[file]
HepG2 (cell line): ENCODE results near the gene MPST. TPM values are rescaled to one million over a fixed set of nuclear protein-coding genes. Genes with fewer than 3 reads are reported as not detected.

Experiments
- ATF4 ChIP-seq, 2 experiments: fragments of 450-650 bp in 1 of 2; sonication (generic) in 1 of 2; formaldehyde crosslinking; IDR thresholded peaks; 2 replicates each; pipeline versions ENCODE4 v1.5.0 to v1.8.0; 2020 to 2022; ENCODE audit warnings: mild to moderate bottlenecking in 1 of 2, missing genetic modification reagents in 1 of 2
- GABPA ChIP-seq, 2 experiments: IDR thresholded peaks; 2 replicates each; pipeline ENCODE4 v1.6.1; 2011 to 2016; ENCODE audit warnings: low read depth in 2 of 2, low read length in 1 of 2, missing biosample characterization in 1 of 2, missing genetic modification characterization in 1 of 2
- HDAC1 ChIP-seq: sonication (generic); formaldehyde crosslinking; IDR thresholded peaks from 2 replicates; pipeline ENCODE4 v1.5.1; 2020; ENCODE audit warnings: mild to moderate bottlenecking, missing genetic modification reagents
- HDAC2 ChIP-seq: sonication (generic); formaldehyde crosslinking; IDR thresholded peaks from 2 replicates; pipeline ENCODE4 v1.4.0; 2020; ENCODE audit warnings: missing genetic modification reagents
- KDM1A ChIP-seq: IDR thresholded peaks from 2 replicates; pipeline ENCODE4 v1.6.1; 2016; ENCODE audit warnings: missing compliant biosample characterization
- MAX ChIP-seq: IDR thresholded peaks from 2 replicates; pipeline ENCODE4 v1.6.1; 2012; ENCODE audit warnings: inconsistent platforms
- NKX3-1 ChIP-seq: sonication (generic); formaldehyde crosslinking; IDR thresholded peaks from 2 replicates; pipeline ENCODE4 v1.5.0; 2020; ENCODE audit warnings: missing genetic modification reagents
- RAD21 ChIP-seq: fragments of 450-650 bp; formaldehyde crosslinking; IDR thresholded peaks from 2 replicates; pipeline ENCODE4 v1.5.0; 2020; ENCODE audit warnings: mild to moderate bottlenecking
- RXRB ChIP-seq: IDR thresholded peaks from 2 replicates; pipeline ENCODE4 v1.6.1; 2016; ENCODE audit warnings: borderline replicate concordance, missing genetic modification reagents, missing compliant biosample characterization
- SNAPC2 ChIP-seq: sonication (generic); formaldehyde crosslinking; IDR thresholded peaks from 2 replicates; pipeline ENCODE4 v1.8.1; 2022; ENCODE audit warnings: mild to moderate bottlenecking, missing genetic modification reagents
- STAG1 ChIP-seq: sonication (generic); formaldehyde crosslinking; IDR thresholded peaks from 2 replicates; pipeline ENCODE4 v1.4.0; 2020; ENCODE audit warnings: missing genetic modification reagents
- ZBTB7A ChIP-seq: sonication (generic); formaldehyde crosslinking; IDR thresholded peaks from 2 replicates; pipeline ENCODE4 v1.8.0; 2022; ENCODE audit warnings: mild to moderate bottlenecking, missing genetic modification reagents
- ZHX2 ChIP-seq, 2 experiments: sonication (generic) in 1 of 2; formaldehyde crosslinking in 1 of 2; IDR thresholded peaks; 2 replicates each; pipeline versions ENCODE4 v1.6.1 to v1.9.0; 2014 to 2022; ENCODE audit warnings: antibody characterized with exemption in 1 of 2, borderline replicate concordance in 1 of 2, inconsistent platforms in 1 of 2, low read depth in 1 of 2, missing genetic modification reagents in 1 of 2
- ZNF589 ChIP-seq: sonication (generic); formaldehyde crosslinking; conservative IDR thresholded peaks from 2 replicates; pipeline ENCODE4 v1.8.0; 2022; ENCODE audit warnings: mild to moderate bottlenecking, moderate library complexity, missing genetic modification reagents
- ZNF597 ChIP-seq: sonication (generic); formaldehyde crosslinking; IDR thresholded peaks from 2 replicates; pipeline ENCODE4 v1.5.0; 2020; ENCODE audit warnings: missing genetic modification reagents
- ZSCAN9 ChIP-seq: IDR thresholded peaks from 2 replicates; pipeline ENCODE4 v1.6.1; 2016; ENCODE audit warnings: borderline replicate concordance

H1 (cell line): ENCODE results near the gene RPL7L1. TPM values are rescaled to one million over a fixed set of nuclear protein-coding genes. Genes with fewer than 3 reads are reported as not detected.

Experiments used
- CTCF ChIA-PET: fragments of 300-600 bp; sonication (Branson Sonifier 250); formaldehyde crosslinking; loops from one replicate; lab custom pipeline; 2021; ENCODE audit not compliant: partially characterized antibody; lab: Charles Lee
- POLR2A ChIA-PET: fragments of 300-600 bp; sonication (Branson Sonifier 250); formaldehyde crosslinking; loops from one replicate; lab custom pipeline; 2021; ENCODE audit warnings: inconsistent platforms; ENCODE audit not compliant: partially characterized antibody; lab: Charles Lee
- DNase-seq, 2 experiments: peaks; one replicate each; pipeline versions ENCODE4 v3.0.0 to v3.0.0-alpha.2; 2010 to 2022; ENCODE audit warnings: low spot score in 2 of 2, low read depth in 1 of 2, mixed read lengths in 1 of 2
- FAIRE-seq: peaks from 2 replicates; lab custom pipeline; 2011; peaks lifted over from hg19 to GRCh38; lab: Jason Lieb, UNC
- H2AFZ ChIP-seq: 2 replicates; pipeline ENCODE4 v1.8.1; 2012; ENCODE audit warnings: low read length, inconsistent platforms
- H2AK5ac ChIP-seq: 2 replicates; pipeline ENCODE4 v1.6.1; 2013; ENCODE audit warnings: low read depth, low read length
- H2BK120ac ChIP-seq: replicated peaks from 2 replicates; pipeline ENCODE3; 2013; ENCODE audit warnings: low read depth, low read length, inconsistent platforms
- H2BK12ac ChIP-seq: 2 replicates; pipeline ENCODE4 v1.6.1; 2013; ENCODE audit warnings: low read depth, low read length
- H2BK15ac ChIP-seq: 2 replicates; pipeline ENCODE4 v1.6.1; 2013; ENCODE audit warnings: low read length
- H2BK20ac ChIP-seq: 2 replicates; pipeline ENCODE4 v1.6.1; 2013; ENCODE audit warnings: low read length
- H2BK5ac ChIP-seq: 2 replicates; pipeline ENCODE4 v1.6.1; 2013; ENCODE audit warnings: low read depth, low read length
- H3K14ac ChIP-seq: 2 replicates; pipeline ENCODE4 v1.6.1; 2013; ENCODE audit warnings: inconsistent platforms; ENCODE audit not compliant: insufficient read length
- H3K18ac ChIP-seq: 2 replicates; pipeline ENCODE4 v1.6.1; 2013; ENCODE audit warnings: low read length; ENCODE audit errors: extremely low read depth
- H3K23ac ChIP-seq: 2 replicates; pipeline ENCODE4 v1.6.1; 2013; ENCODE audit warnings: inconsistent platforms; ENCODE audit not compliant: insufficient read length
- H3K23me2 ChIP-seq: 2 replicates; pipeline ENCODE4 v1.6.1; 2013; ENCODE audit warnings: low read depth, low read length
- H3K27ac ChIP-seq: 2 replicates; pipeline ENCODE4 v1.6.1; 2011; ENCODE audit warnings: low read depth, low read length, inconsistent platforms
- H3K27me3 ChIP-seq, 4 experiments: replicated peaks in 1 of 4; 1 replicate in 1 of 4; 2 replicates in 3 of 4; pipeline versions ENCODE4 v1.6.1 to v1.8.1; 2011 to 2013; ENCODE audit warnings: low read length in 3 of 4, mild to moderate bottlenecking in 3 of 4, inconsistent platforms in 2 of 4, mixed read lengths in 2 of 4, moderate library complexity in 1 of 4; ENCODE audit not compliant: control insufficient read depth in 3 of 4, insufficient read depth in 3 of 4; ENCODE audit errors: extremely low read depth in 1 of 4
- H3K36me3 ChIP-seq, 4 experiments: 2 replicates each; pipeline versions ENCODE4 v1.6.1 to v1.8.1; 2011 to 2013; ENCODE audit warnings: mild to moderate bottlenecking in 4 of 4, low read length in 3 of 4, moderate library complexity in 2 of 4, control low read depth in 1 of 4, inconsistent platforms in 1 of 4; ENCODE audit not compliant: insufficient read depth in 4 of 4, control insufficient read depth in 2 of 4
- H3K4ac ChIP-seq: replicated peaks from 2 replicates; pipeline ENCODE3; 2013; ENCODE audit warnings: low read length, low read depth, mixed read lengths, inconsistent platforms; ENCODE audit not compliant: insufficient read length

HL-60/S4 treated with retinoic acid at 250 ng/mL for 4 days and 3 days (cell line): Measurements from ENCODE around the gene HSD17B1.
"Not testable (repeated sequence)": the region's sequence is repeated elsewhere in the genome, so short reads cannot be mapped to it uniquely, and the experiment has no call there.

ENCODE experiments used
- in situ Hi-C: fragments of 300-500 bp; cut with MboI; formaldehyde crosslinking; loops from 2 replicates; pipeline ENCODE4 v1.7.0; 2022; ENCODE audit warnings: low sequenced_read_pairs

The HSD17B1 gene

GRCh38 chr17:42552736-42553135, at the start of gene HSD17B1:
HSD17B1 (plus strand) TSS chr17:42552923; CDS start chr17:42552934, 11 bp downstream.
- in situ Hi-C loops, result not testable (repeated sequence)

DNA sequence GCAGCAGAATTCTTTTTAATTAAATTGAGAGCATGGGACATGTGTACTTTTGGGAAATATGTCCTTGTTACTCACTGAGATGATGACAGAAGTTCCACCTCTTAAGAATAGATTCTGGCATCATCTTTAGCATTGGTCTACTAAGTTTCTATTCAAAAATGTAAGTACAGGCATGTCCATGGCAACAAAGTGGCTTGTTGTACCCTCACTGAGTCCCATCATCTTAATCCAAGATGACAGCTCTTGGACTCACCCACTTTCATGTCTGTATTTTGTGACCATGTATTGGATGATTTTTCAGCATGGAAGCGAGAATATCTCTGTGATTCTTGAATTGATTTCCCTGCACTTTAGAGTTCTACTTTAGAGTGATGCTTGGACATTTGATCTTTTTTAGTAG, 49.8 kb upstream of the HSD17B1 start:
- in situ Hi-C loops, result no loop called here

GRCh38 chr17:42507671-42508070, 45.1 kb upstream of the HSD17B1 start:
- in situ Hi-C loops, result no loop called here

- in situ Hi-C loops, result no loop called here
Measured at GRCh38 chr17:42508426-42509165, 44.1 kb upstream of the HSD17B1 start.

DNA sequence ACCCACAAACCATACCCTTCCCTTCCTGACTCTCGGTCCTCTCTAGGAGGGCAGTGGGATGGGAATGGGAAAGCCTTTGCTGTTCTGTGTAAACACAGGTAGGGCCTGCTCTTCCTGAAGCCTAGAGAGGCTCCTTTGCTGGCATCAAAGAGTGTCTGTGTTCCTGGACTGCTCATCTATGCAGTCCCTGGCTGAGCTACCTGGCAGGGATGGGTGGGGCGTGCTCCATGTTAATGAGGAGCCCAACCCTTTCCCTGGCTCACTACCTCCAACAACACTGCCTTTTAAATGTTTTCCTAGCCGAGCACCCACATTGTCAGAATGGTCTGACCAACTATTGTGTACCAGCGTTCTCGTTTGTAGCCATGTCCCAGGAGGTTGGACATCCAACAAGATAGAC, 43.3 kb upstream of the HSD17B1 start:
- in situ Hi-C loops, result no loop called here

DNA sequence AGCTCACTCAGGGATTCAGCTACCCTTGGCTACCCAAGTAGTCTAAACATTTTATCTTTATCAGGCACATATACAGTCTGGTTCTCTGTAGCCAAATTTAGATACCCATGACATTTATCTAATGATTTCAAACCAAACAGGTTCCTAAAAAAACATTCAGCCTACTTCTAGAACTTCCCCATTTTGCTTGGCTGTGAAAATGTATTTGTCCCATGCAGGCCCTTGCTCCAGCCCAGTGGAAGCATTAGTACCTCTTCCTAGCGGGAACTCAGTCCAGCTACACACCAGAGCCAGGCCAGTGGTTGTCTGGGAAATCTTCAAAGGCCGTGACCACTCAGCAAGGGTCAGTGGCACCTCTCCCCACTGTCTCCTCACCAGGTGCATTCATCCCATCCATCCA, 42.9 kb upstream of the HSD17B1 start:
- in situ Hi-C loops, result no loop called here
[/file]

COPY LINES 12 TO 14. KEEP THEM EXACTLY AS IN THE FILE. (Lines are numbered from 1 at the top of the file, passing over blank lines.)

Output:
- SNAPC2 ChIP-seq: sonication (generic); formaldehyde crosslinking; IDR thresholded peaks from 2 replicates; pipeline ENCODE4 v1.8.1; 2022; ENCODE audit warnings: mild to moderate bottlenecking, missing genetic modification reagents
- STAG1 ChIP-seq: sonication (generic); formaldehyde crosslinking; IDR thresholded peaks from 2 replicates; pipeline ENCODE4 v1.4.0; 2020; ENCODE audit warnings: missing genetic modification reagents
- ZBTB7A ChIP-seq: sonication (generic); formaldehyde crosslinking; IDR thresholded peaks from 2 replicates; pipeline ENCODE4 v1.8.0; 2022; ENCODE audit warnings: mild to moderate bottlenecking, missing genetic modification reagents